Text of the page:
Bartnik said the industry had come “a long way” on this during the 40 years she’d worked in the sector but was “nowhere near where it needs to be to get the diversity.”

“It is a boys club to some extent,” said Bartnik, who was the first female chair of CREF and the second female chair of the Collision Industry Conference. When she worked at CARSTAR five years ago, she was the only female on the executive team, she said.

Fix Auto Moreno Valley and Fix Auto Brea owner Selvi Rizk, another panelist, said when she tells people she owns a body shop, “they’re like, ‘The lotion place?'”

People don’t expect women in the industry, she said, and the perception that one in that sector was odd had to be changed.

Rizk felt this in part stemmed from a lack of promotion. Collision repair had typically been a “family business,” where people entered the space because of time spent working on the car with a father or because of a relative in the sector, she said.

Grimshaw made a similar point, stating one of the reasons the industry was so male-dominated was the “old thought process” that one must grow up in a body shop to run one.

“Nothing could be further from the truth,” he said, pointing out that he wasn’t able to fix a panel. Get a good leader and surround them with the right people, he said.

Rizk also mentioned a statistic noting that women will apply for a job if they meet 100 percent of the listed qualifications, while men will try for it at 60 percent. She said women might overcompensate, and they might be more risk-averse than men and want to be confident they know everything.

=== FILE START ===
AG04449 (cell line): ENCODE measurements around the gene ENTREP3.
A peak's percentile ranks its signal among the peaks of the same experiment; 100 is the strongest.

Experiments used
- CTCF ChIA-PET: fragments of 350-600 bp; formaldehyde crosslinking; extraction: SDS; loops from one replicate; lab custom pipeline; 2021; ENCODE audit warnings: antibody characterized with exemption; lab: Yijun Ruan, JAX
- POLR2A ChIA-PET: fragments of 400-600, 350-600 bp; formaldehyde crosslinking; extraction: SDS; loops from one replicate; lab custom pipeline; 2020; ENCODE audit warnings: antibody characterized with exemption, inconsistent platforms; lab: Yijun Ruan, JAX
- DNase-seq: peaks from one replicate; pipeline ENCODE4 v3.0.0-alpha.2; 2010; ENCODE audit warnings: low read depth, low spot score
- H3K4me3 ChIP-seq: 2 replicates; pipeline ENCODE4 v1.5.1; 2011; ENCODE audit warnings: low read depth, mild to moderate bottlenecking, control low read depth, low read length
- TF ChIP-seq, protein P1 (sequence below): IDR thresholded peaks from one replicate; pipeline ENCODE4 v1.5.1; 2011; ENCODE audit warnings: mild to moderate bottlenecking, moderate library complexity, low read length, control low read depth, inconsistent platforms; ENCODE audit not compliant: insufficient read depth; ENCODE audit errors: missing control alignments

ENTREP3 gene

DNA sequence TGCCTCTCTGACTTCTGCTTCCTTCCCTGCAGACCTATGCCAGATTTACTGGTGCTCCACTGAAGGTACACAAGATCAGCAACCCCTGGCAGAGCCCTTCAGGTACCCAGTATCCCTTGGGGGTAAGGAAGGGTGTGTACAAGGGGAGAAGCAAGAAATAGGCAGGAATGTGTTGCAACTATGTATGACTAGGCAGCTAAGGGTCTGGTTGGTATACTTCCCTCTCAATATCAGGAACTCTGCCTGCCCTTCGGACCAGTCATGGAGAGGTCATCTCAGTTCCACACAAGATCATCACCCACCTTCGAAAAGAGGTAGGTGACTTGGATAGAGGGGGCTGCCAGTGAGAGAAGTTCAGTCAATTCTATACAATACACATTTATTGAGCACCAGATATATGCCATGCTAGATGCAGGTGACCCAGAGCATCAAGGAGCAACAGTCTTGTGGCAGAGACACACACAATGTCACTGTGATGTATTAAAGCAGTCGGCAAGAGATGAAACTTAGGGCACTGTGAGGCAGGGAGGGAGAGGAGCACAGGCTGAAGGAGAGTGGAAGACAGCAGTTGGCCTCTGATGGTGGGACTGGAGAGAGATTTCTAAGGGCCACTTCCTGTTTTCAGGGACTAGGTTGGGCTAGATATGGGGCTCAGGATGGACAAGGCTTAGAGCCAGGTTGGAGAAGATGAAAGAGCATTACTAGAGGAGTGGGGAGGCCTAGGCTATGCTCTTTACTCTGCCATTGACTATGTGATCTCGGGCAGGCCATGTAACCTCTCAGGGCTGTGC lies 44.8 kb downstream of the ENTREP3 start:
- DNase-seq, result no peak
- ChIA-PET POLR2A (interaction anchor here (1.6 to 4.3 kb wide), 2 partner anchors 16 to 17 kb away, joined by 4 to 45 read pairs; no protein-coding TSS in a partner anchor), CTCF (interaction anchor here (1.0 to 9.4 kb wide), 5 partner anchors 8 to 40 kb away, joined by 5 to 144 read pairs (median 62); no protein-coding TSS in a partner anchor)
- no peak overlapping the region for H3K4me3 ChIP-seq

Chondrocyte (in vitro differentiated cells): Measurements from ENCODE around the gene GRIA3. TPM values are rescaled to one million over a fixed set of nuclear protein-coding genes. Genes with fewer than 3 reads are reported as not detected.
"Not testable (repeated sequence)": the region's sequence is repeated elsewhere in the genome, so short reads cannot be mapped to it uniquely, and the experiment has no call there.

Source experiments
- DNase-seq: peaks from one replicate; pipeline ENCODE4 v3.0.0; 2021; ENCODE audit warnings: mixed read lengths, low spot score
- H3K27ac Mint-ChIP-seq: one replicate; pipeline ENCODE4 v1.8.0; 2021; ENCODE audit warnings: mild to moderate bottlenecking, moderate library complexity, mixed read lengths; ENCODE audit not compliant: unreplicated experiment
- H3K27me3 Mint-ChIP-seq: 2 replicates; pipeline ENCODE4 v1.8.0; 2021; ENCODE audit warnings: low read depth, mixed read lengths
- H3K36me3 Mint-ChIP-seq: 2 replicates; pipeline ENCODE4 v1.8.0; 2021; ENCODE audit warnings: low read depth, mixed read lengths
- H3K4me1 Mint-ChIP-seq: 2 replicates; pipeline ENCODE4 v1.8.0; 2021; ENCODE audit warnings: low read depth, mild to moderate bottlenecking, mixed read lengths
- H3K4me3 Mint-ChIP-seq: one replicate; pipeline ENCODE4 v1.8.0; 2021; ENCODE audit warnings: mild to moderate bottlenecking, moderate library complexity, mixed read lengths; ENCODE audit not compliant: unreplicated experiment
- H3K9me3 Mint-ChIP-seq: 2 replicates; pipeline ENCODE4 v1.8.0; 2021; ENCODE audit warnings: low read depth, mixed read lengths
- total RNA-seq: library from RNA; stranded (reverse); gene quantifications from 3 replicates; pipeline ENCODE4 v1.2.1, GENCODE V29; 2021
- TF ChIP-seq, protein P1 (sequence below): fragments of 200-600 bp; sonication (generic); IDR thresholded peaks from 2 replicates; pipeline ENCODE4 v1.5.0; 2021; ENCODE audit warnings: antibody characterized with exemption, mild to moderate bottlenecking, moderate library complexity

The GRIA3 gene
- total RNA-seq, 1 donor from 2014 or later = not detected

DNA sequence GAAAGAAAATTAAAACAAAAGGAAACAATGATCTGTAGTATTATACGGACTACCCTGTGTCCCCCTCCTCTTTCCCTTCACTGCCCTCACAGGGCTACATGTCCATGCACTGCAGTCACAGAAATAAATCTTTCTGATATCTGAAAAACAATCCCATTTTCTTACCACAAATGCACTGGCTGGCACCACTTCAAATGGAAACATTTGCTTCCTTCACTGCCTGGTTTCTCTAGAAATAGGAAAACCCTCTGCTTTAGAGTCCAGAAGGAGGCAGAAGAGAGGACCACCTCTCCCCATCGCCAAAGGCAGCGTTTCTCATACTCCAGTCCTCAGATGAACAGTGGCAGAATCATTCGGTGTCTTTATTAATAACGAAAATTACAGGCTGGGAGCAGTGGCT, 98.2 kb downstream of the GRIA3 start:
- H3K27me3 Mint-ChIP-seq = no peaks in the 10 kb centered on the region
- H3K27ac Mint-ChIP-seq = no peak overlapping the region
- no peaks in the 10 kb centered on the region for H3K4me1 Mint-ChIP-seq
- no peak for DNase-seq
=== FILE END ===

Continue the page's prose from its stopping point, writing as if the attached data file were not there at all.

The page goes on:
Boys club

Still, as Bartnik pointed out, sometimes people in the industry can still be unwelcoming.

As a female shop owner in her 20s — who looked 16, she joked — Rizk said she had a “struggle” — she had to work harder and assert herself more “to get things done.”

Rizk recalled often a lack of eye contact at events because of the misperception she’s someone’s “plus-one.” Bartnik recalled being completely ignored at at a networking event during that IBIS by a man who joined the conversation she was having with two other men.

Rizk also told what should be a cautionary tale for all vendors: She and her shop manager were meeting with a vendor to demo a scan tool. Despite Rizk being introduced as the owner, the vendor must have glossed over it and kept making eye contact with the manager, she said.

Rizk asked a question, and the vendor still responded to the shop manager.

The vendor then asked if they wanted to buy or demo the tool, and the manager pointed to Rizk and said, “‘Talk to her. She’s the boss.'”

“‘I know how that goes,'” the vendor said. “‘My wife is the boss at home too.”

Correction: An earlier version of this story misidentified a prior employer of Stacy Bartnik, Intertek transportation technology industry relations manager. Bartnik worked for CARSTAR during the anecdote she recounted. The article has since been updated to correct this.


Caliber Collision talent development Senior Vice President Ty Gammill left, listens Feb. 19, 2019, to Fix Auto Moreno Valley and Fix Auto Brea owner Selvi Rizk at IBIS 2019. (John Huetter/Repairer Driven News)

Stacy Bartnik, Intertek transportation technology industry relations manager, center, speaks during an IBIS 2019 panel on body shop skills and diversity. At left is Carl Brabander, Fix Network World global franchise development head. Caliber Collision talent development Senior Vice President Ty Gammill is at right. (John Huetter/Repairer Driven News)

Center, Caliber Collision talent development Senior Vice President Ty Gammill speaks at IBIS 2019 on Feb. 15, 2019. Stacy Bartnik, Intertek transportation technology industry relations manager,is at left, and Fix Auto Moreno Valley and Fix Auto Brea owner Selvi Rizk is at right. (John Huetter/Repairer Driven News)